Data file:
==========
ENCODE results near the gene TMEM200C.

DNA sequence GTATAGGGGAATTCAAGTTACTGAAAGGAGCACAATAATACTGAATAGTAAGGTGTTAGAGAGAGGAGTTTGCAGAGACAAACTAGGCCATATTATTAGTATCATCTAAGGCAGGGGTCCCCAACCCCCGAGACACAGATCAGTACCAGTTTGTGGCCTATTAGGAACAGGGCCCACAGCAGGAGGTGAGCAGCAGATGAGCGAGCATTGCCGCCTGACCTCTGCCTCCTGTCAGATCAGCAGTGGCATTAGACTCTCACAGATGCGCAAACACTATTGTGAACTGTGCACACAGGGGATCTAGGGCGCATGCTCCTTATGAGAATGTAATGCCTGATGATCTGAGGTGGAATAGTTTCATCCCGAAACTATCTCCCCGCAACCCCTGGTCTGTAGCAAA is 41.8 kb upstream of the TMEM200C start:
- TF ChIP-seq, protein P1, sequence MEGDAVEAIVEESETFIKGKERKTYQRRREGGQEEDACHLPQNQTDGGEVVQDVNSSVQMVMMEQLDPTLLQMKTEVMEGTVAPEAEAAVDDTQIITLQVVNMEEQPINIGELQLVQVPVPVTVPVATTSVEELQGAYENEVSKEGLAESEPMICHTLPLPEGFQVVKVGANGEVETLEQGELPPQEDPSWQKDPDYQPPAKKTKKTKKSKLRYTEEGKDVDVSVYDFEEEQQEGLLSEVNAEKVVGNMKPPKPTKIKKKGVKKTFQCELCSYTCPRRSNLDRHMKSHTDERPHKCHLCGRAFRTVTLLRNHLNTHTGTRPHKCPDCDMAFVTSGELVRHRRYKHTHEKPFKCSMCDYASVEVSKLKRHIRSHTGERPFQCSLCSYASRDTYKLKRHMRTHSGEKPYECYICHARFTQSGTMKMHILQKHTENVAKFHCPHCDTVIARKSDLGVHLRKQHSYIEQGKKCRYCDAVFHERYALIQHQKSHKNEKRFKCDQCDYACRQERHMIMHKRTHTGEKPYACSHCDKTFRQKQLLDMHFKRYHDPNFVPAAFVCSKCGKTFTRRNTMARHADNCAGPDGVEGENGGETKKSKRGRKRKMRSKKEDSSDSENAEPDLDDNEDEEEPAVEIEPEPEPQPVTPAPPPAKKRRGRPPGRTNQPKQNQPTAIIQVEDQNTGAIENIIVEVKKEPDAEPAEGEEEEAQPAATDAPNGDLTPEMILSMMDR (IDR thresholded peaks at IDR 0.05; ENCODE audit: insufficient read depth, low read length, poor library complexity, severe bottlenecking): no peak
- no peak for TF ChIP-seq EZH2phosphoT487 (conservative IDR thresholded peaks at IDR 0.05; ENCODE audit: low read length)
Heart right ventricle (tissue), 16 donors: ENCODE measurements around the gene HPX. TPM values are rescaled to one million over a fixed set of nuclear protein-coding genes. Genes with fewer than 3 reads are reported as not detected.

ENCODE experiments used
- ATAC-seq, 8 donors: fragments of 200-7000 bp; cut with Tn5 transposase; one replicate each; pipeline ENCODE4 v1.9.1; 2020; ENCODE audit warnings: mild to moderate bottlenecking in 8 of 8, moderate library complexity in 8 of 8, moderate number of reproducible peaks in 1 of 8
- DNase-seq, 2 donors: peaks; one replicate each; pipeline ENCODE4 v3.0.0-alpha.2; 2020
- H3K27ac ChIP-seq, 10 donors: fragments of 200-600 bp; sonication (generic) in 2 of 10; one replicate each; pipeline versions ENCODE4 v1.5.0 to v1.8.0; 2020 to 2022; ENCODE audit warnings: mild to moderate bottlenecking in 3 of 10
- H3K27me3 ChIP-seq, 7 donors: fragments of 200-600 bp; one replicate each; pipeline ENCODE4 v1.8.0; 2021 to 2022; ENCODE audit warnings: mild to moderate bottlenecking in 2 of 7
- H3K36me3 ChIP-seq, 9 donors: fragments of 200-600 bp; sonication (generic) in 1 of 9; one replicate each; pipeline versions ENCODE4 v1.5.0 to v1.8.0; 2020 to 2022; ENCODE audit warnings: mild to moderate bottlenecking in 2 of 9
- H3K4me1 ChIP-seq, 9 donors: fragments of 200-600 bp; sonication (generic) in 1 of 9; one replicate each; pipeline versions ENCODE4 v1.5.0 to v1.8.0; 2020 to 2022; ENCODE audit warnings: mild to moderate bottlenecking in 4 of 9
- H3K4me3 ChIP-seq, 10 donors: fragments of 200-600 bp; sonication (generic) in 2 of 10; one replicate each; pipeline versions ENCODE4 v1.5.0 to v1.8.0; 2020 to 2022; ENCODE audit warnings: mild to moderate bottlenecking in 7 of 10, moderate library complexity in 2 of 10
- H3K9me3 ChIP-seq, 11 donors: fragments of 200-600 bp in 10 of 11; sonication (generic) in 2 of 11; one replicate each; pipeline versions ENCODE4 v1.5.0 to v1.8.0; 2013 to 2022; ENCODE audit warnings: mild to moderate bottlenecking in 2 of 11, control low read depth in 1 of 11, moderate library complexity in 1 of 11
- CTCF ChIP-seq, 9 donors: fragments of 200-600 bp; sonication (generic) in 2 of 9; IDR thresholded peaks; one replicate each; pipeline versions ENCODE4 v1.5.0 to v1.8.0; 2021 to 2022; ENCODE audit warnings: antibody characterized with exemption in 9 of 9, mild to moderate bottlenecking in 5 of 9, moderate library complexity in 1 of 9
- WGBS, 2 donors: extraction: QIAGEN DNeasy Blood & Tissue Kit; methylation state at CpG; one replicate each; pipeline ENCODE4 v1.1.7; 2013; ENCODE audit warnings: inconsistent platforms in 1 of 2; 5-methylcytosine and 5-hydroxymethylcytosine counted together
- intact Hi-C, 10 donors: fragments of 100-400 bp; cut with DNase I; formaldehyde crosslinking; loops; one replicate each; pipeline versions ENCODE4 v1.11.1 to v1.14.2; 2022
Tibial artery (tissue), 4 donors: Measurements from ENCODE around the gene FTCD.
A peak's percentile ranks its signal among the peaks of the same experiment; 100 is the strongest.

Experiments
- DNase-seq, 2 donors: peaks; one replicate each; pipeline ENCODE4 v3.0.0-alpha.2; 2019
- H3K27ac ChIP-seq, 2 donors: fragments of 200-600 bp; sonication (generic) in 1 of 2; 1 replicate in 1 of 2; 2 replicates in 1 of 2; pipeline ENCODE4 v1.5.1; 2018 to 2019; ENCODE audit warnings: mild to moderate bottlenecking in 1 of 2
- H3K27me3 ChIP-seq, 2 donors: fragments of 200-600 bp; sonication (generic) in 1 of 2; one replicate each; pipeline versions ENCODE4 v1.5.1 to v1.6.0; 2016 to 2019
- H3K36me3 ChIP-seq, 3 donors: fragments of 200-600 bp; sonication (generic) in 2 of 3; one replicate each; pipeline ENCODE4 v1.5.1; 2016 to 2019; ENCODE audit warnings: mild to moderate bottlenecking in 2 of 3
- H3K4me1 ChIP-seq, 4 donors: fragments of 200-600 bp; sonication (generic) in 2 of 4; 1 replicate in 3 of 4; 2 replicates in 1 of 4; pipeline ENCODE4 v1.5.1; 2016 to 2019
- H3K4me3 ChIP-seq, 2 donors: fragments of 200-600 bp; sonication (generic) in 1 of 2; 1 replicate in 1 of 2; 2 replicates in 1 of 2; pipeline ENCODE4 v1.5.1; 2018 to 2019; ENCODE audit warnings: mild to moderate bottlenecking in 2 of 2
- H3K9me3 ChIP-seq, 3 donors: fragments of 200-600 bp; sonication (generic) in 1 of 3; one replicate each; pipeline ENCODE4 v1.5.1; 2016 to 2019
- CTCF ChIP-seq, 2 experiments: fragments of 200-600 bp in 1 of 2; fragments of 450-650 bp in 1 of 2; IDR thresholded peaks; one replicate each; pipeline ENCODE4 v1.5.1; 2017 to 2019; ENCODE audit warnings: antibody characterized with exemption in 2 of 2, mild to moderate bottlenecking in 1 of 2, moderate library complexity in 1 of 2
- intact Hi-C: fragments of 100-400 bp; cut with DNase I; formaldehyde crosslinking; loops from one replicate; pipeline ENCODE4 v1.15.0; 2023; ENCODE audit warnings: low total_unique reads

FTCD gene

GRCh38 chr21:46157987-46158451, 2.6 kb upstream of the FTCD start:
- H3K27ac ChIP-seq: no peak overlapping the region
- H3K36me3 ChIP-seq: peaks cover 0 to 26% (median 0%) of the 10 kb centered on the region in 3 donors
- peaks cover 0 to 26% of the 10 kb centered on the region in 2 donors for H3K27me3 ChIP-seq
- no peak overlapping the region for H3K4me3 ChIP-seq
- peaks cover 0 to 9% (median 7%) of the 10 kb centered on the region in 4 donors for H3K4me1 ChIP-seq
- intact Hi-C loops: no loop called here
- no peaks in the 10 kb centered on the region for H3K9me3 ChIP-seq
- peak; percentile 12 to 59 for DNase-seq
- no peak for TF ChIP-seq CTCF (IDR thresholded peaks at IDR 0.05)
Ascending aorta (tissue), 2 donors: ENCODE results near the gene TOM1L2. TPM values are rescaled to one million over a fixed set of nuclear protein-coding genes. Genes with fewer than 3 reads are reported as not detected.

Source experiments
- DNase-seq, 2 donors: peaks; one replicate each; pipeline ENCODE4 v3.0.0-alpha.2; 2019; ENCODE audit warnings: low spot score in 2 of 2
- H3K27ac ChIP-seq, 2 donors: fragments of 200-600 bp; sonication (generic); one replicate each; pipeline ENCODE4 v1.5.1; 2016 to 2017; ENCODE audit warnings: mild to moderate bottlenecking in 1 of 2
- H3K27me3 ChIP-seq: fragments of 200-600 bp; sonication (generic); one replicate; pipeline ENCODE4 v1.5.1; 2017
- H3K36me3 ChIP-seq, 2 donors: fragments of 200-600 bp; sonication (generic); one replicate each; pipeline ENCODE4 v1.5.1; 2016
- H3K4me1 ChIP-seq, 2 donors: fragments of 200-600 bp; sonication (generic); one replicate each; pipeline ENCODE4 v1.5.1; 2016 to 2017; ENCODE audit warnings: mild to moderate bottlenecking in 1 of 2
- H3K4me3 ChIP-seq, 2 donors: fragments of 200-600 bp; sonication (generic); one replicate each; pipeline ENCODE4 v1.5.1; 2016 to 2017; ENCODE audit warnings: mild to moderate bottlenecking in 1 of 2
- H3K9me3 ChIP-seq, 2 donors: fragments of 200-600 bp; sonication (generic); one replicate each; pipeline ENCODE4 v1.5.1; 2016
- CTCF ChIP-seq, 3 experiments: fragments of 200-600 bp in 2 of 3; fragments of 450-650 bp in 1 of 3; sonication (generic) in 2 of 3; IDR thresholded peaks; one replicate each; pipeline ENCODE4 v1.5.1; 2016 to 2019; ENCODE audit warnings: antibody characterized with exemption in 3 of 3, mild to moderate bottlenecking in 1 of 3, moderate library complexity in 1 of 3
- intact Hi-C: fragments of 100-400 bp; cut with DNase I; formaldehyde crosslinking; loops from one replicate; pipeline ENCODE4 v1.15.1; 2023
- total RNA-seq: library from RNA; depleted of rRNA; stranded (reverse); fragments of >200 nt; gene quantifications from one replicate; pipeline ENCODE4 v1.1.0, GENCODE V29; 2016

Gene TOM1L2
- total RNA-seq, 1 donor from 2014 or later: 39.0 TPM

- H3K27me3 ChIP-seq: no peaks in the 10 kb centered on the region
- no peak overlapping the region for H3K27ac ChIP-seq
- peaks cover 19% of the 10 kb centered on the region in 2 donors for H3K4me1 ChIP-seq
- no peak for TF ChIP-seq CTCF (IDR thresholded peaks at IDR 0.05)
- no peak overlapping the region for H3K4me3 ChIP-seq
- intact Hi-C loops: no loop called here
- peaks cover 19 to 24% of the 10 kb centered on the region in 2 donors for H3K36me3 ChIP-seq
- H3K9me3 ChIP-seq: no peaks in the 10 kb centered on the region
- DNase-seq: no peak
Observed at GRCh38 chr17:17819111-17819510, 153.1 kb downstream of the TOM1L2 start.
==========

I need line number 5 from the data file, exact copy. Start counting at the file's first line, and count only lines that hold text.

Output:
Heart right ventricle (tissue), 16 donors: ENCODE measurements around the gene HPX. TPM values are rescaled to one million over a fixed set of nuclear protein-coding genes. Genes with fewer than 3 reads are reported as not detected.